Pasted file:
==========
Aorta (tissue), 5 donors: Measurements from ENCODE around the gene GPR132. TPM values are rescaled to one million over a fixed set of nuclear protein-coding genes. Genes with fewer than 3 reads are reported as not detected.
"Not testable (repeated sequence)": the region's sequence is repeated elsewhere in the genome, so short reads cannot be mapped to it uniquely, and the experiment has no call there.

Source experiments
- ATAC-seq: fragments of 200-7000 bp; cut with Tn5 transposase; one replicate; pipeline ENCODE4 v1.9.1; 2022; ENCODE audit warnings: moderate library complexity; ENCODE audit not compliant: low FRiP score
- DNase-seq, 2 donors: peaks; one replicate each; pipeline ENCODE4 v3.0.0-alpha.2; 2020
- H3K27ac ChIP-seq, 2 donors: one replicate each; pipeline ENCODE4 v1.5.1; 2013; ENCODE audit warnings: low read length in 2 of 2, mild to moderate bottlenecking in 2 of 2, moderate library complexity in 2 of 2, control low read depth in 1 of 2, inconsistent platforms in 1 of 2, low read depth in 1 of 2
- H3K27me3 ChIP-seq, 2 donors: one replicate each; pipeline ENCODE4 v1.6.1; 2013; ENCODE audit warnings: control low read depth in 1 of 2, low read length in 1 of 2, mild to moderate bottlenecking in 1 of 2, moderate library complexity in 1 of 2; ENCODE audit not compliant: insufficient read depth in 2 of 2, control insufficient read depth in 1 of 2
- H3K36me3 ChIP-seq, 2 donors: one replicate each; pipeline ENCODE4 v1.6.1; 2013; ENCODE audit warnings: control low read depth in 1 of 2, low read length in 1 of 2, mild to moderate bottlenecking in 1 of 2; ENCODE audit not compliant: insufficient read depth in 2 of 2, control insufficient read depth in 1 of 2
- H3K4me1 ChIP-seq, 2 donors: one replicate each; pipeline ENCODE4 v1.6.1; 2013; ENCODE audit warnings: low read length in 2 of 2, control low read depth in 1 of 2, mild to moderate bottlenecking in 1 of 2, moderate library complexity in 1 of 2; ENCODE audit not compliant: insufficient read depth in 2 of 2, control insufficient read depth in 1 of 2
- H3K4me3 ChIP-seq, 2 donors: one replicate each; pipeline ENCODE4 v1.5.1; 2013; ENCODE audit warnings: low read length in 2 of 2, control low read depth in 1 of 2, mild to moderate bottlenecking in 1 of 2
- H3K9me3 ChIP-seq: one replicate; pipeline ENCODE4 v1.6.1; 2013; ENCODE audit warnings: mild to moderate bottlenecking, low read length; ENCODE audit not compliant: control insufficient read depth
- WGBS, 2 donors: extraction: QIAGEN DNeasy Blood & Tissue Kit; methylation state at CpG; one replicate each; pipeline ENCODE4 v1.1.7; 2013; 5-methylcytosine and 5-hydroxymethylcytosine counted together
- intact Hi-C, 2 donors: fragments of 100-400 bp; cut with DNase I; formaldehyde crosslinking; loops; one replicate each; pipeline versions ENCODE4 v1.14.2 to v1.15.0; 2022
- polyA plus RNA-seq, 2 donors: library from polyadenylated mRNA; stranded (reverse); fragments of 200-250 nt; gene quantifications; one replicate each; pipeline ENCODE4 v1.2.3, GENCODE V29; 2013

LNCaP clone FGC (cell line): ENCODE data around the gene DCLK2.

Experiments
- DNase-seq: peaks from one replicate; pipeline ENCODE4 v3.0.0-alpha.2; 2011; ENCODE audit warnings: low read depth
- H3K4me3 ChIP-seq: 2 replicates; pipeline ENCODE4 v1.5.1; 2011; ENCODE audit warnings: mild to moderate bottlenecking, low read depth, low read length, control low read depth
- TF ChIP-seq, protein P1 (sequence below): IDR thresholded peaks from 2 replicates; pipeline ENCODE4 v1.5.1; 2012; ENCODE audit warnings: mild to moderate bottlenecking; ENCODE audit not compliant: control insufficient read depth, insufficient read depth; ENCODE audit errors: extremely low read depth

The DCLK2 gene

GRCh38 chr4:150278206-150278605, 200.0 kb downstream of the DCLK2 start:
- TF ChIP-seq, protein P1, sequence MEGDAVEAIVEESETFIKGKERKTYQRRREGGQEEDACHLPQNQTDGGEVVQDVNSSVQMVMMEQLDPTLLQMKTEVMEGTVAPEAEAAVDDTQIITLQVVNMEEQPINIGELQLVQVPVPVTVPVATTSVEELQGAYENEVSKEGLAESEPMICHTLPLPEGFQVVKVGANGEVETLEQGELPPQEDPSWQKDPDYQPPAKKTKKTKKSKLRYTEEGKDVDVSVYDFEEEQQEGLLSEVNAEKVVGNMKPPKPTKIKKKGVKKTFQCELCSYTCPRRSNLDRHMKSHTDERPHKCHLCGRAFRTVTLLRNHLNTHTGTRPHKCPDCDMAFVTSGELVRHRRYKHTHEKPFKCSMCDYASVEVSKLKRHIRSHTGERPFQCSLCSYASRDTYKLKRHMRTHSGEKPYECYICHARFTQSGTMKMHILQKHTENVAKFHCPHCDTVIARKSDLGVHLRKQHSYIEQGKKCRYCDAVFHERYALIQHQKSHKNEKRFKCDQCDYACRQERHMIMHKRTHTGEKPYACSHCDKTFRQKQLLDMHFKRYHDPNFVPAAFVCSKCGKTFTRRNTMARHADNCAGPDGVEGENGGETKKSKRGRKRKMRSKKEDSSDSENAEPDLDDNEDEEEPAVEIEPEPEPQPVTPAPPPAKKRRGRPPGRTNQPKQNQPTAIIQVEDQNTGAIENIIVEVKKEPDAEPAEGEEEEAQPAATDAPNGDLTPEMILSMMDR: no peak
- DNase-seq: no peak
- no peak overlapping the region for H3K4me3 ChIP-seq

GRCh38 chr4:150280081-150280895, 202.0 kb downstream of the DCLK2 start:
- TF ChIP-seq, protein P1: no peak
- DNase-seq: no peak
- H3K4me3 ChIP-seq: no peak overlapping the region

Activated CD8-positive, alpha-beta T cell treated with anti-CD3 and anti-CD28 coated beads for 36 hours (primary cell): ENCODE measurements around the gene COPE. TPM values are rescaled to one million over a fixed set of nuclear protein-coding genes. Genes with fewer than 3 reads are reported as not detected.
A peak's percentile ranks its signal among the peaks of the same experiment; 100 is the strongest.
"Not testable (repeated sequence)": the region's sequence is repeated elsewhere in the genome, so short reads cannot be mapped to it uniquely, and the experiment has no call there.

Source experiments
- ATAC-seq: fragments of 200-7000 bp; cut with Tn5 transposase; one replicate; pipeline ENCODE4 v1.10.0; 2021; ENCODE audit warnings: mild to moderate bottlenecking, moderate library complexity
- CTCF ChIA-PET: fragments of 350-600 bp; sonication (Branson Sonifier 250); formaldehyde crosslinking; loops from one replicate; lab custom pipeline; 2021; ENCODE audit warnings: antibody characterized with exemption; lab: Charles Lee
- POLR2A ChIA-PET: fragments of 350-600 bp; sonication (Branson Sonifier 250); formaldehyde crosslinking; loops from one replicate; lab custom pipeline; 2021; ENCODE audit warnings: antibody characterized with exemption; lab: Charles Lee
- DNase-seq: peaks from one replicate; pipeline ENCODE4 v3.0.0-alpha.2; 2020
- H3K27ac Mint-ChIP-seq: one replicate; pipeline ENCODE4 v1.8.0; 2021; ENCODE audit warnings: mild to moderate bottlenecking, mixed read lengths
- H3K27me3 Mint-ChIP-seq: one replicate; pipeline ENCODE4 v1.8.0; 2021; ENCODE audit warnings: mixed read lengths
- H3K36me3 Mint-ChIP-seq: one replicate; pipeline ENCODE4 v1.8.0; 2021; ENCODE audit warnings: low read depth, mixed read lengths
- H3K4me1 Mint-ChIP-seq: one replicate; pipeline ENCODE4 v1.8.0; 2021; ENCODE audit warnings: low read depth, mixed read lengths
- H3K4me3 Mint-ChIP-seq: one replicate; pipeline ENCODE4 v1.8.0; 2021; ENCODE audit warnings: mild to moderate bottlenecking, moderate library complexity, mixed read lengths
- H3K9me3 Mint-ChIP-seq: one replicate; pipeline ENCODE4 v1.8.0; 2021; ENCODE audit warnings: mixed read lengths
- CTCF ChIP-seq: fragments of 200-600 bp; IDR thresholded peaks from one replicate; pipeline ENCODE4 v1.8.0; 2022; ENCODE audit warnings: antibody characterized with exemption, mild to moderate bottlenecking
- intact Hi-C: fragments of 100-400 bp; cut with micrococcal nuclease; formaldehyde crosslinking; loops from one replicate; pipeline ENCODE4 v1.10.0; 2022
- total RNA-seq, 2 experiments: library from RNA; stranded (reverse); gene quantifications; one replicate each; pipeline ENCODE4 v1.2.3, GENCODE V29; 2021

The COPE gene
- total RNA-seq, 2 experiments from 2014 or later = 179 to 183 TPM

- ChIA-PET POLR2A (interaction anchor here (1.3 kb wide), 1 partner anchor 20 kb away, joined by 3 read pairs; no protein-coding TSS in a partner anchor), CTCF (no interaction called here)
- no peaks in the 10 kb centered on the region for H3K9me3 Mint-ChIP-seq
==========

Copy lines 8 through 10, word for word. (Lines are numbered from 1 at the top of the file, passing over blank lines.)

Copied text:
- H3K36me3 ChIP-seq, 2 donors: one replicate each; pipeline ENCODE4 v1.6.1; 2013; ENCODE audit warnings: control low read depth in 1 of 2, low read length in 1 of 2, mild to moderate bottlenecking in 1 of 2; ENCODE audit not compliant: insufficient read depth in 2 of 2, control insufficient read depth in 1 of 2
- H3K4me1 ChIP-seq, 2 donors: one replicate each; pipeline ENCODE4 v1.6.1; 2013; ENCODE audit warnings: low read length in 2 of 2, control low read depth in 1 of 2, mild to moderate bottlenecking in 1 of 2, moderate library complexity in 1 of 2; ENCODE audit not compliant: insufficient read depth in 2 of 2, control insufficient read depth in 1 of 2
- H3K4me3 ChIP-seq, 2 donors: one replicate each; pipeline ENCODE4 v1.5.1; 2013; ENCODE audit warnings: low read length in 2 of 2, control low read depth in 1 of 2, mild to moderate bottlenecking in 1 of 2